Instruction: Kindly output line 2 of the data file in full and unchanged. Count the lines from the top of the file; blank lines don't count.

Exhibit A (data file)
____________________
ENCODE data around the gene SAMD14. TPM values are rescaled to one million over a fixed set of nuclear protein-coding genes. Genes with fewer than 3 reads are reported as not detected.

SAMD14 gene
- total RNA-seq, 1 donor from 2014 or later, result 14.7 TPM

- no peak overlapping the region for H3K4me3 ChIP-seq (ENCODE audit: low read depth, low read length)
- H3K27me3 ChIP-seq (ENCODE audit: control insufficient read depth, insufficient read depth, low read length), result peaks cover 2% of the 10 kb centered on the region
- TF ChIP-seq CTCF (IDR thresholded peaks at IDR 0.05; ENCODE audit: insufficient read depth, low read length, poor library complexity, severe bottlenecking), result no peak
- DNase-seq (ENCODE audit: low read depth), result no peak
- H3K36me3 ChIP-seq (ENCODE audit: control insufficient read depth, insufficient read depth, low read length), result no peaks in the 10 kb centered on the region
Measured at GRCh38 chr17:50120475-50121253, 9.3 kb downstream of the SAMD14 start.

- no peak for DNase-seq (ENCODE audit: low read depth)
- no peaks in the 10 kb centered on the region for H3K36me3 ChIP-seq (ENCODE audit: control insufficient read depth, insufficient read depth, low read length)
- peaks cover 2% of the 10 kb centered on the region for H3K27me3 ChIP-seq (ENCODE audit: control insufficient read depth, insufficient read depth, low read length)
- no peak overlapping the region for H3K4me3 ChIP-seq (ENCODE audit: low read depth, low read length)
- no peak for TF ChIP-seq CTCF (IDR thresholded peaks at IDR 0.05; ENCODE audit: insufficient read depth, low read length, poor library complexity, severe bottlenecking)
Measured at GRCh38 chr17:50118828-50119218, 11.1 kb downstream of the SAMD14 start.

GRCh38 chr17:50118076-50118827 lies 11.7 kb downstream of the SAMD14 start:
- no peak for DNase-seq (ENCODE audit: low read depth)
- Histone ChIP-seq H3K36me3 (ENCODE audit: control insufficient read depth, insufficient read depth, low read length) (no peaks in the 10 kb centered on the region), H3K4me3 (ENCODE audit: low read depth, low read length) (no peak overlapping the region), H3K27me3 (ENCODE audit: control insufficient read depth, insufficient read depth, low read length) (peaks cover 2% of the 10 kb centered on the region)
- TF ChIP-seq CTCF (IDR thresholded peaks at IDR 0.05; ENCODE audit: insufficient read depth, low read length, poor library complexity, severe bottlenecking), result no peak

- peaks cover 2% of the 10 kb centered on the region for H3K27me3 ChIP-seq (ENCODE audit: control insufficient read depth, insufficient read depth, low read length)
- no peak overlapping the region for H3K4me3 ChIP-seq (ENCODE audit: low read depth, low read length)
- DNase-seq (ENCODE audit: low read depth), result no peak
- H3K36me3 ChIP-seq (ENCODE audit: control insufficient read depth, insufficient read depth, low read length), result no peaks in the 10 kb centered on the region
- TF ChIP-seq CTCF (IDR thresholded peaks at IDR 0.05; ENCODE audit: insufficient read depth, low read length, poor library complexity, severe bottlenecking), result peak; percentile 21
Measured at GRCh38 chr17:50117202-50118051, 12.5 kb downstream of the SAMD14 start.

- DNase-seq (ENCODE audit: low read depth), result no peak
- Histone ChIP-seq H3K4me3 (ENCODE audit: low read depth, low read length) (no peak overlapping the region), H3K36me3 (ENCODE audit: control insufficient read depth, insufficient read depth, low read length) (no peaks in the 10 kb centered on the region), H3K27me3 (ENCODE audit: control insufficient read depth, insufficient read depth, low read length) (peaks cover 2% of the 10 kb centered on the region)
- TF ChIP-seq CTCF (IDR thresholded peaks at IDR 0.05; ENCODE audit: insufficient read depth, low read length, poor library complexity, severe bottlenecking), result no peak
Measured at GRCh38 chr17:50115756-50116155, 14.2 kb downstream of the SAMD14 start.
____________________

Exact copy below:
SAMD14 gene